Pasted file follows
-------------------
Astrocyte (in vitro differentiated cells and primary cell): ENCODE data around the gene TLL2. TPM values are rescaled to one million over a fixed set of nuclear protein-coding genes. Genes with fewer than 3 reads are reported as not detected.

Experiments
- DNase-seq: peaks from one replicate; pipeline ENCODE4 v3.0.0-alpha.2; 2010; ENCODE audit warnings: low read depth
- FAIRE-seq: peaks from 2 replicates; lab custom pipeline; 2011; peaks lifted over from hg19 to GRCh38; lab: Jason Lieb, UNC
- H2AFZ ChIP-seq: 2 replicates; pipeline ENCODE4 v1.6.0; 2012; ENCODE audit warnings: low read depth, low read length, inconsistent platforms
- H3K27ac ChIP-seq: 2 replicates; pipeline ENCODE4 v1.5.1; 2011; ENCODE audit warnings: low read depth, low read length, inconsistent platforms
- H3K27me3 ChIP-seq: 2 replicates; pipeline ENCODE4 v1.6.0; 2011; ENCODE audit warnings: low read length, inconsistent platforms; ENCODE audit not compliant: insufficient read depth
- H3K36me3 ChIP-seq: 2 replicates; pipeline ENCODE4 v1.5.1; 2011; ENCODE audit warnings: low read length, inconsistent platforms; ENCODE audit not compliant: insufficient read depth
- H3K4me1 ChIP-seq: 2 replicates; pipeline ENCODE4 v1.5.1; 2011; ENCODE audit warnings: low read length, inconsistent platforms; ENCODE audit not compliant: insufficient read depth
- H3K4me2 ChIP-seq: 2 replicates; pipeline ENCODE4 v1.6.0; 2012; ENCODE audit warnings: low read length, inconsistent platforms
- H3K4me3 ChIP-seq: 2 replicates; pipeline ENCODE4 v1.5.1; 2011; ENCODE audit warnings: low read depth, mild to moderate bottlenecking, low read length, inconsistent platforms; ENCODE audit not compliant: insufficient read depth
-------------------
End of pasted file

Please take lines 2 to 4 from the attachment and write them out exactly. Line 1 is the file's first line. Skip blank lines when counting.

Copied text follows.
Experiments
- DNase-seq: peaks from one replicate; pipeline ENCODE4 v3.0.0-alpha.2; 2010; ENCODE audit warnings: low read depth
- FAIRE-seq: peaks from 2 replicates; lab custom pipeline; 2011; peaks lifted over from hg19 to GRCh38; lab: Jason Lieb, UNC